The Best Way to Clean Porcelain Stove Tops

Porcelain stoves can be an elegant and stylish addition to the kitchen, lending a sensible and old-fashioned tone to any theme. Designed to last a lifetime, with proper care and maintenance they can even be passed from one generation to another. The glossy surface is resistant to watermarks, and food spills are easily removed, provided you choose the right cleaning products.


To clean your porcelain stove top, begin by washing the surface with mild dish soap. Place a few drops of soap onto a wet sponge and then apply the sponge to the surface, rubbing away any loose dust, dirt, debris or loose bits of food. Rinse the sponge under hot water periodically to remove any crumbs that may be clinging to the material. Continue swabbing the stove with the wet sponge until the soap has been cleared away and then wipe dry with paper towels.

Baking Soda

Treat stubborn areas with a gentle cleanser. Place a scoop of baking soda in a small dish and add enough water to make a thick paste. Spread a thick layer of baking soda onto the areas of the stove that still need cleaning and then allow the paste to dry for 30 minutes. After half an hour has passed, wipe the paste away with a damp cloth. The surface beneath should be clean and shiny.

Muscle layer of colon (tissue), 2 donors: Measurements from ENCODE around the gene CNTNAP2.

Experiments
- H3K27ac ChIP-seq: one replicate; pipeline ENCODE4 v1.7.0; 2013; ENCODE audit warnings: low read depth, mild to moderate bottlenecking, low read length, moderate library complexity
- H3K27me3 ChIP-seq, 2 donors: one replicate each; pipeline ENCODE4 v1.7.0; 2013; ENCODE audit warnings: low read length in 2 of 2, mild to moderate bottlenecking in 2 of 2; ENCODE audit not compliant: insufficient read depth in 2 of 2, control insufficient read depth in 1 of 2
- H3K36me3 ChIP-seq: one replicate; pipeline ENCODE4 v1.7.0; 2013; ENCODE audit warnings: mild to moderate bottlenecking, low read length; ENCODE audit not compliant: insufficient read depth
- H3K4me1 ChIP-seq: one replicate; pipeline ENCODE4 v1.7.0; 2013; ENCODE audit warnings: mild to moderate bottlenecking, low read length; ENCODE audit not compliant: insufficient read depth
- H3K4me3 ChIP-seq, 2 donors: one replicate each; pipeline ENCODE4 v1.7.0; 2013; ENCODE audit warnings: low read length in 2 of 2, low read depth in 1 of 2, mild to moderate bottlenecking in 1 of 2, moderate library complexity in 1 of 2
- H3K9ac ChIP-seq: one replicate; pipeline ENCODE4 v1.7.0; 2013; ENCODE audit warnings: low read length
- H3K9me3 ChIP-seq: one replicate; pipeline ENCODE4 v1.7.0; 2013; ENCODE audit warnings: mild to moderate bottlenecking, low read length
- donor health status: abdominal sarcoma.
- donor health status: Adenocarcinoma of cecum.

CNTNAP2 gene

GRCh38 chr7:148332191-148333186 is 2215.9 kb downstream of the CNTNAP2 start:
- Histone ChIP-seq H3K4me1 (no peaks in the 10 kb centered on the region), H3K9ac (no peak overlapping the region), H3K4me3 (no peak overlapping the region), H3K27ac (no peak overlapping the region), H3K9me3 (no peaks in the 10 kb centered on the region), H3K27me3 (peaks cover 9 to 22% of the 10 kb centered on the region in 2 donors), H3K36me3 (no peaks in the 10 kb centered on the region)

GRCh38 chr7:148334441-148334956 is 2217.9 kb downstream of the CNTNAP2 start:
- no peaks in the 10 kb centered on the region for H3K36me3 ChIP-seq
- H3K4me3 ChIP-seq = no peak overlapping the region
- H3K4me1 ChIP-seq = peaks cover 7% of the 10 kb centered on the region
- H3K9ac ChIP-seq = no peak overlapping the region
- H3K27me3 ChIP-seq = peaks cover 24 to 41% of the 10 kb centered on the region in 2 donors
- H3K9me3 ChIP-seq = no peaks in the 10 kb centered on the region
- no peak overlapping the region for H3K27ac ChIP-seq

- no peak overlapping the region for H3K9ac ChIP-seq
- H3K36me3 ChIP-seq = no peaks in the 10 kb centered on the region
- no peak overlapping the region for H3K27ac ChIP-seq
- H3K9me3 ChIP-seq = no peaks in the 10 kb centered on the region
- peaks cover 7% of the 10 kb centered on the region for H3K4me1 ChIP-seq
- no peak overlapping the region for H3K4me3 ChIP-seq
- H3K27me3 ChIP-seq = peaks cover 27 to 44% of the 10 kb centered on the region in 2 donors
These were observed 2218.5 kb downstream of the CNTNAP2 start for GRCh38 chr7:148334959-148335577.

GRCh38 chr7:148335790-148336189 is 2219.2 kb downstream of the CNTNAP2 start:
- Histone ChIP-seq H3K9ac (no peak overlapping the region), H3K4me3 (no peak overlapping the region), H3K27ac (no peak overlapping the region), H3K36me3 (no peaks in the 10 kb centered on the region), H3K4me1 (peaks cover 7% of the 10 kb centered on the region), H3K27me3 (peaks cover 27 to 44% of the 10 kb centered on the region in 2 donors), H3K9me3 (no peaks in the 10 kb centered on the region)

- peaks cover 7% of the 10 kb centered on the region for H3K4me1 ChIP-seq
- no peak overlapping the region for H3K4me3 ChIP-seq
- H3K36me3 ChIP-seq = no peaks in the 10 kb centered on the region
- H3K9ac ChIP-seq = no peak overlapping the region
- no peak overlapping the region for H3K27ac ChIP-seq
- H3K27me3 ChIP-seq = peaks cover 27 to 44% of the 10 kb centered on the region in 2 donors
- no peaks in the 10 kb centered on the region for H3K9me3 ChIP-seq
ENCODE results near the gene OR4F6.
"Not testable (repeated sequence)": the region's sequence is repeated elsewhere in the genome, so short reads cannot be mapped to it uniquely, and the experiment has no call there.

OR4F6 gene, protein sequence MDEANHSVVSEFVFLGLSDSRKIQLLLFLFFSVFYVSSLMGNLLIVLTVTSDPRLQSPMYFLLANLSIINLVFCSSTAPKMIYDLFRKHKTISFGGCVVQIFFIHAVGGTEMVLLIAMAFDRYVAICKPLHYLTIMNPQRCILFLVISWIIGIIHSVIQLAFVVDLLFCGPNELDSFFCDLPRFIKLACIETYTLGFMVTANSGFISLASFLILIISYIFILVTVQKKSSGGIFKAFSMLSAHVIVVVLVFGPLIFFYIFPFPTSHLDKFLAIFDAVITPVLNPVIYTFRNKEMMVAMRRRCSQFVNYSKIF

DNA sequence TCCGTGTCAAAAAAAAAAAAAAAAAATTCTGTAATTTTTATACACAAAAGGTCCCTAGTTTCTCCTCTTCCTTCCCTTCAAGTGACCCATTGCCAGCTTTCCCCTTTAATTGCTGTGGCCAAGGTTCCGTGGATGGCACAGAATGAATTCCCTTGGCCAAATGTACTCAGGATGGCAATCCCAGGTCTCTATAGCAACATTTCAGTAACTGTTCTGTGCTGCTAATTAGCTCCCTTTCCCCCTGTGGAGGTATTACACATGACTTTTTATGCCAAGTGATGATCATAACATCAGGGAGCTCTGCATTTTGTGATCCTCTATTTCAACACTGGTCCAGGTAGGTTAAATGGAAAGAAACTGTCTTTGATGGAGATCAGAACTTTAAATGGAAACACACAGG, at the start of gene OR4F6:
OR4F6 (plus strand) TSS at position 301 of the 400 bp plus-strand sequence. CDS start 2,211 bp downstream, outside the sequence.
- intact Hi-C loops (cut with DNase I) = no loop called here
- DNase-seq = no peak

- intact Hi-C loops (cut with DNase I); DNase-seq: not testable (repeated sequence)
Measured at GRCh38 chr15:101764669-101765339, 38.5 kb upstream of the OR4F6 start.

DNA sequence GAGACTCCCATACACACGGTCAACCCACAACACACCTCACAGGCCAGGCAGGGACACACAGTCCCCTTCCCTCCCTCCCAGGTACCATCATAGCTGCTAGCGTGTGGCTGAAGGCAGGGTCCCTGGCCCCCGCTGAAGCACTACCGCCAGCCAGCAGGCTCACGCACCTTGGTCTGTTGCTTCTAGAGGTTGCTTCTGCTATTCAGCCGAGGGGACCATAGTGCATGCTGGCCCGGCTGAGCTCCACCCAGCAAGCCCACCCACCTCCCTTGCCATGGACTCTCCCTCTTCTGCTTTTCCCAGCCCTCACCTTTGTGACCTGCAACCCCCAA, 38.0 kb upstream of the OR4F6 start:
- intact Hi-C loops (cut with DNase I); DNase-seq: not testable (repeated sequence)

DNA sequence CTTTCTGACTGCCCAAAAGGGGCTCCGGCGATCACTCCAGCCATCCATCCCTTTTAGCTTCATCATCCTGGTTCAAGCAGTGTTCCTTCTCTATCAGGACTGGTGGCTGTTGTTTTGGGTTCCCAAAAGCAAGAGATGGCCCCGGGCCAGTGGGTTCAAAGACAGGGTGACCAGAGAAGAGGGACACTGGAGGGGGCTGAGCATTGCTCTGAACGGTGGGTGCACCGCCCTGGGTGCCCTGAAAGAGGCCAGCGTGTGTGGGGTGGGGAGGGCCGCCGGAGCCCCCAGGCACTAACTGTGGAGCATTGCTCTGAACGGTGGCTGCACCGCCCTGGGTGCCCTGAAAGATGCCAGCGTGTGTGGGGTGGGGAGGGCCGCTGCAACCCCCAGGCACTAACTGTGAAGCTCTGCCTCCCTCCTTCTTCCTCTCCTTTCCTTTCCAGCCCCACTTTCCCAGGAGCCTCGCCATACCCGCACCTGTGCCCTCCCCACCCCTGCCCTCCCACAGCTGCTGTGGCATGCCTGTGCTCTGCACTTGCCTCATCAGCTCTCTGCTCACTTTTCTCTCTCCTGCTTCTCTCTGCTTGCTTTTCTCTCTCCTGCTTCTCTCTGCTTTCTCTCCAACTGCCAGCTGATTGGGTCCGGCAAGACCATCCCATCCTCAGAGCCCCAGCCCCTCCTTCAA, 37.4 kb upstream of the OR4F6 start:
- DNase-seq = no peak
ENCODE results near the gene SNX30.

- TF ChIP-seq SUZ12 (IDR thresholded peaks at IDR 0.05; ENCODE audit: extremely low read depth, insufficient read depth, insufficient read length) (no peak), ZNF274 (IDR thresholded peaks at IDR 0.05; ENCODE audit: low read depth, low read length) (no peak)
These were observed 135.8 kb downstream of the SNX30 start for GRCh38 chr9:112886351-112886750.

If the area remains soiled after being treated with baking soda, you may have to resort to something a bit stronger. Put on a pair of disposable rubber gloves. Fold a paper towel into the approximate size you'll need to completely cover the soiled area. Soak the paper towel with household ammonia and then place it directly over the area in need of cleaning. Cover the towel with a piece of plastic cling wrap and then weight it down with a plate or bowl. Leave the ammonia in place for one to three hours. As you remove the paper towel, press down on the stove top -- the baked-on, burnt-on food should slide right off. Allow the stove top to air dry. If the area remains soiled, repeat the treatment.

Lisa Parris

Lisa Parris is a writer and former features editor of "The Caldwell County News." Her work has also appeared in the "Journal of Comparative Parasitology," "The Monterey County Herald" and "The Richmond Daily News." In 2012, Parris was honored with awards from the Missouri Press Association for best feature story, best feature series and best humor series.